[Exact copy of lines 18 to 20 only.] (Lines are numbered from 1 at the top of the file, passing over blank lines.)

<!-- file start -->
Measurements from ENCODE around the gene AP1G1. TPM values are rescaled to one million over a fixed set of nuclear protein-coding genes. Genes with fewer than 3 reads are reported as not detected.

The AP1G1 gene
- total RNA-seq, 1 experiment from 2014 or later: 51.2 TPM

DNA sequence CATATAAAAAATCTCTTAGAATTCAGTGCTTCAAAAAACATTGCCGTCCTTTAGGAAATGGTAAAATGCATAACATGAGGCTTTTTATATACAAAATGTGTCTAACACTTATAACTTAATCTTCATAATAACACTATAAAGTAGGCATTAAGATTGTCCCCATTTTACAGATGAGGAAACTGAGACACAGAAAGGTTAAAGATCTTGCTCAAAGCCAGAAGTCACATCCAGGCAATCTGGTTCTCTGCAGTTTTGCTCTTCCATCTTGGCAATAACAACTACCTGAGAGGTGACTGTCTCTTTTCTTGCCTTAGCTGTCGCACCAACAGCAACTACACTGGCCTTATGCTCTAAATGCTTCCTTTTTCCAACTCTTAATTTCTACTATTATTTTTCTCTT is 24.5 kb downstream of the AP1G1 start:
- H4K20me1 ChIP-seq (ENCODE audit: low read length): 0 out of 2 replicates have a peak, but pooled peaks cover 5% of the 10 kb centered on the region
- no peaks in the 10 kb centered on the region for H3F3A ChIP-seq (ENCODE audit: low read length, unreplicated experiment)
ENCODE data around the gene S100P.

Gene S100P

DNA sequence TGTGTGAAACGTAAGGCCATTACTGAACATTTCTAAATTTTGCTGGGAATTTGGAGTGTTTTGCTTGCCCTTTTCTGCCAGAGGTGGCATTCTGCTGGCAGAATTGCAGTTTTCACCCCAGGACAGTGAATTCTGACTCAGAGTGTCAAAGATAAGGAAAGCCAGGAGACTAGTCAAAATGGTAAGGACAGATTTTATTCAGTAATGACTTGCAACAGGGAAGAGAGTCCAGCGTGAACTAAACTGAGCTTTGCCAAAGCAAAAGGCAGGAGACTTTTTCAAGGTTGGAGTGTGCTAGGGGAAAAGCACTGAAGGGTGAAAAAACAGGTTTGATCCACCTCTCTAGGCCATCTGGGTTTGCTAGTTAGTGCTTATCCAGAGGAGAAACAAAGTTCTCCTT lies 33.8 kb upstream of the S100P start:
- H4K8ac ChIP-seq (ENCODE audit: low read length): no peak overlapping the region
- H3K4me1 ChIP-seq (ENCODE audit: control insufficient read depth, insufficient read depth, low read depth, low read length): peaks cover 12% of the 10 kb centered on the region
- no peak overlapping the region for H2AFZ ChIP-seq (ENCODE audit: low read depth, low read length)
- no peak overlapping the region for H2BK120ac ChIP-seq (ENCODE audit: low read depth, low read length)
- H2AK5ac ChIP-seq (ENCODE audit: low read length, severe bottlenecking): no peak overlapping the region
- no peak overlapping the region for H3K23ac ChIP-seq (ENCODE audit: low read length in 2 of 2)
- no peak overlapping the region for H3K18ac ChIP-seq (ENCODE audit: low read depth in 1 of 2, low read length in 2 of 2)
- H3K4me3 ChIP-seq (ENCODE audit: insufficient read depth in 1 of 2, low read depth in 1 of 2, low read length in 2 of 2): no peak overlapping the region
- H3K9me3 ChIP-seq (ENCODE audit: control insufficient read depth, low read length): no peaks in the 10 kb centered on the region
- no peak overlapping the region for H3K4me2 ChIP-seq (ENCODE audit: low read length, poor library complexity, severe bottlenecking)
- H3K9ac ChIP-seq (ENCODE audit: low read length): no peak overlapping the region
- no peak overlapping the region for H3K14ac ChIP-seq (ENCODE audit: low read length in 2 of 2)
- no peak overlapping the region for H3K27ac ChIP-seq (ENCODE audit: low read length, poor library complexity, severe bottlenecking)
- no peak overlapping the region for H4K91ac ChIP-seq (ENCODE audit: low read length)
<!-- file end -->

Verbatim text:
- H3K9me3 ChIP-seq (ENCODE audit: control insufficient read depth, low read length): no peaks in the 10 kb centered on the region
- no peak overlapping the region for H3K4me2 ChIP-seq (ENCODE audit: low read length, poor library complexity, severe bottlenecking)
- H3K9ac ChIP-seq (ENCODE audit: low read length): no peak overlapping the region